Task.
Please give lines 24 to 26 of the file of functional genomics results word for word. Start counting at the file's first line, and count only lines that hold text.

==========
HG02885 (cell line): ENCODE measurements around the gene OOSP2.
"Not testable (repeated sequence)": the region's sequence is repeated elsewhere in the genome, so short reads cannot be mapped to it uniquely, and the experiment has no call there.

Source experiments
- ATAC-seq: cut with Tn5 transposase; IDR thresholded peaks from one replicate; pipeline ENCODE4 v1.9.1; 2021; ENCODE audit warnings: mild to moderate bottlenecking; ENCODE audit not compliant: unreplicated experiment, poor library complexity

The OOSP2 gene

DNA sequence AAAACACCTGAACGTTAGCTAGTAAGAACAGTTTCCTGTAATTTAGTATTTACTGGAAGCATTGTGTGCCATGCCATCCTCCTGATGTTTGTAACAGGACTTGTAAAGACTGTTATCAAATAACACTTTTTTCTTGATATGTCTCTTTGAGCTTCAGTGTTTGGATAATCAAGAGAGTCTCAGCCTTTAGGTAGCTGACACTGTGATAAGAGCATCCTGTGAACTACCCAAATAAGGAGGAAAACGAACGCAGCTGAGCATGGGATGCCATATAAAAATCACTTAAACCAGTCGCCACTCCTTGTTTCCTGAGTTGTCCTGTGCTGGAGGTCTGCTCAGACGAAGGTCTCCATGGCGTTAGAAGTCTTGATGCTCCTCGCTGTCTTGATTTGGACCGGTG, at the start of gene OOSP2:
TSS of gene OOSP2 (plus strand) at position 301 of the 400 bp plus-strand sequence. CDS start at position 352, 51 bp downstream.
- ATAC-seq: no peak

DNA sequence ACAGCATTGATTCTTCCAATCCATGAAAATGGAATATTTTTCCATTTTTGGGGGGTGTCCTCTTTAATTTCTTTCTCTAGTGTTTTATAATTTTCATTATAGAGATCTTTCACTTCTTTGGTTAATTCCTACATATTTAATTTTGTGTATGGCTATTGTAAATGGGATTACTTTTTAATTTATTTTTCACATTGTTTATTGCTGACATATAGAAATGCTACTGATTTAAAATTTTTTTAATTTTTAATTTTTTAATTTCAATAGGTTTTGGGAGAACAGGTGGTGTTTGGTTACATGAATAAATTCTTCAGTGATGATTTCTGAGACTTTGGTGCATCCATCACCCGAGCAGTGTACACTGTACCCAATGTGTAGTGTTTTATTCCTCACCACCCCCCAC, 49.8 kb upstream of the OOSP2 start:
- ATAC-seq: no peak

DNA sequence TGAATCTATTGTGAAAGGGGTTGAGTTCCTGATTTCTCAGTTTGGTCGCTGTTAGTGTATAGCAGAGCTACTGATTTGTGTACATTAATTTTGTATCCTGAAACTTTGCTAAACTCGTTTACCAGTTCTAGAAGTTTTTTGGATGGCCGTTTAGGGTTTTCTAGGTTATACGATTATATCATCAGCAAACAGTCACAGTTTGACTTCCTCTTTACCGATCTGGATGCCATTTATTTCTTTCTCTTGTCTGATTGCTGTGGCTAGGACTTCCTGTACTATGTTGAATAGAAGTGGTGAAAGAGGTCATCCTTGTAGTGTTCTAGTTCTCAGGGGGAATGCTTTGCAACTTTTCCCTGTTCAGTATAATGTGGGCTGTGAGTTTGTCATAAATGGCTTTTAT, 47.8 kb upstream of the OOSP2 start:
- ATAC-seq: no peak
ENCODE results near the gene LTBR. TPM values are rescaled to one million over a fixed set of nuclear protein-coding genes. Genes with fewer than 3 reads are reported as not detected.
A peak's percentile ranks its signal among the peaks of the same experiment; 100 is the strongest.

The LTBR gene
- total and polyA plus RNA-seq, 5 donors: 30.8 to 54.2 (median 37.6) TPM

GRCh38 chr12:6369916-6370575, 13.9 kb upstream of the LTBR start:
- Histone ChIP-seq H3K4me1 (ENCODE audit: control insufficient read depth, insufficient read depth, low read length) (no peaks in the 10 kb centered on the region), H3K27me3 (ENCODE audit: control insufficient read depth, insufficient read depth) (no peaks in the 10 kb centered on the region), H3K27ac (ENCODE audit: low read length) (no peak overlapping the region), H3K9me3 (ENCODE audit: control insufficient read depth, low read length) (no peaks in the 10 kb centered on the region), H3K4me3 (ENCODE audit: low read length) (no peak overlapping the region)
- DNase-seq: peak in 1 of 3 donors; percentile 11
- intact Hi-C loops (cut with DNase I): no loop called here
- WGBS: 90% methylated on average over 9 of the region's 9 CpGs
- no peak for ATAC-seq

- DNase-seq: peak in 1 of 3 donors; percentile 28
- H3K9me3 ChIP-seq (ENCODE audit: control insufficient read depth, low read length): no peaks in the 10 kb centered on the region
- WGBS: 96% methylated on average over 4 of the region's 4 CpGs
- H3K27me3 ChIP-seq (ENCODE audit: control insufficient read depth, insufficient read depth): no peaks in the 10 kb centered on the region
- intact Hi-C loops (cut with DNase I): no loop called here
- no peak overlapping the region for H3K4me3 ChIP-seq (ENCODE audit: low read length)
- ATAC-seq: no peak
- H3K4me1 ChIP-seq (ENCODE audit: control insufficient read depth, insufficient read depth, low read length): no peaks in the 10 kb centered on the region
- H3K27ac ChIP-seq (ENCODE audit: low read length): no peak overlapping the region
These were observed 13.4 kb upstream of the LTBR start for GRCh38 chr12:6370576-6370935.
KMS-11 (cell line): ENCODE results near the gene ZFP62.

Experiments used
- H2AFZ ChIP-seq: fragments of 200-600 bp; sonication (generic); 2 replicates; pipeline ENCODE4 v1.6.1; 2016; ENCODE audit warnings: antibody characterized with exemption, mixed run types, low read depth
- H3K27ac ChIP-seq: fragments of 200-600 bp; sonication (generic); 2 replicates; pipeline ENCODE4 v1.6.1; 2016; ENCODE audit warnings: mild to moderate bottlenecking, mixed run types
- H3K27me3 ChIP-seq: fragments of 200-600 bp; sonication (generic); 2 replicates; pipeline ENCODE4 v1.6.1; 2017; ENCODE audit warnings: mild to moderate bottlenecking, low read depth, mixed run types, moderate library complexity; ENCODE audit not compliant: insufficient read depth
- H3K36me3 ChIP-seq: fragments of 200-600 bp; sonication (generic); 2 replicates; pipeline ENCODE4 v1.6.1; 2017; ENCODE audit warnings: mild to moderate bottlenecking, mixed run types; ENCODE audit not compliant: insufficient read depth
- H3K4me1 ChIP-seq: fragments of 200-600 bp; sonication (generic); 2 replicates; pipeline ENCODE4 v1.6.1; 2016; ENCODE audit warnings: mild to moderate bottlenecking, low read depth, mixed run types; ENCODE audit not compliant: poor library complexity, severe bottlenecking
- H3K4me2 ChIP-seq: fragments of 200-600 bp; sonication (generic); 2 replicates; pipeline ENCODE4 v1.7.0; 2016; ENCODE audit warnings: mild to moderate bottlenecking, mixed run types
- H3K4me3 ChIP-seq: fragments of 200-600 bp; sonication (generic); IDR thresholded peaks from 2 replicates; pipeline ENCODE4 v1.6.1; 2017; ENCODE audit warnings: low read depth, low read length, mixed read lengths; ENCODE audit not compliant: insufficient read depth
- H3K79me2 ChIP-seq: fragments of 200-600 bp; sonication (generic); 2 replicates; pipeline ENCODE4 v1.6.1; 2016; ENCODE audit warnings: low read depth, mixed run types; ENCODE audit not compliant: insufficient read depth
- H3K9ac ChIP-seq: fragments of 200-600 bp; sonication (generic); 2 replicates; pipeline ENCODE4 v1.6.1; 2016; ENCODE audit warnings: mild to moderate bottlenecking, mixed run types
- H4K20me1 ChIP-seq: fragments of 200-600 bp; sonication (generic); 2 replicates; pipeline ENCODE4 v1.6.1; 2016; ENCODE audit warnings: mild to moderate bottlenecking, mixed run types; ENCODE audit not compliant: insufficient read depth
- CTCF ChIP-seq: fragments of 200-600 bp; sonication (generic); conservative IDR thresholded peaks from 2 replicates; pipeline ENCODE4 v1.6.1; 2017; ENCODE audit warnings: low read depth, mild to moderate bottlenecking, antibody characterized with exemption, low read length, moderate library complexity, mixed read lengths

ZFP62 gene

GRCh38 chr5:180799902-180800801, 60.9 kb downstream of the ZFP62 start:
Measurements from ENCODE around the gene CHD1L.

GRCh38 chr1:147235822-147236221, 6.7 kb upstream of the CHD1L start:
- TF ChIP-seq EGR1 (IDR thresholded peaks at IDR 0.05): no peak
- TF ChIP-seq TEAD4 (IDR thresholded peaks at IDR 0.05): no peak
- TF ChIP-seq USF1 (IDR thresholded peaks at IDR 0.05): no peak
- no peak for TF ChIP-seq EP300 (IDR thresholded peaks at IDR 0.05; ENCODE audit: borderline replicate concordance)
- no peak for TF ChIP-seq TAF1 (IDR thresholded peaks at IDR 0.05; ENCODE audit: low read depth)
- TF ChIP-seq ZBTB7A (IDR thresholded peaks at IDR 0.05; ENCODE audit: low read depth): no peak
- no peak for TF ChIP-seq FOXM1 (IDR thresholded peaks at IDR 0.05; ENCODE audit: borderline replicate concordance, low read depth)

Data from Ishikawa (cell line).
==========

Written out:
- H3K9me3 ChIP-seq (ENCODE audit: control insufficient read depth, low read length): no peaks in the 10 kb centered on the region
- WGBS: 96% methylated on average over 4 of the region's 4 CpGs
- H3K27me3 ChIP-seq (ENCODE audit: control insufficient read depth, insufficient read depth): no peaks in the 10 kb centered on the region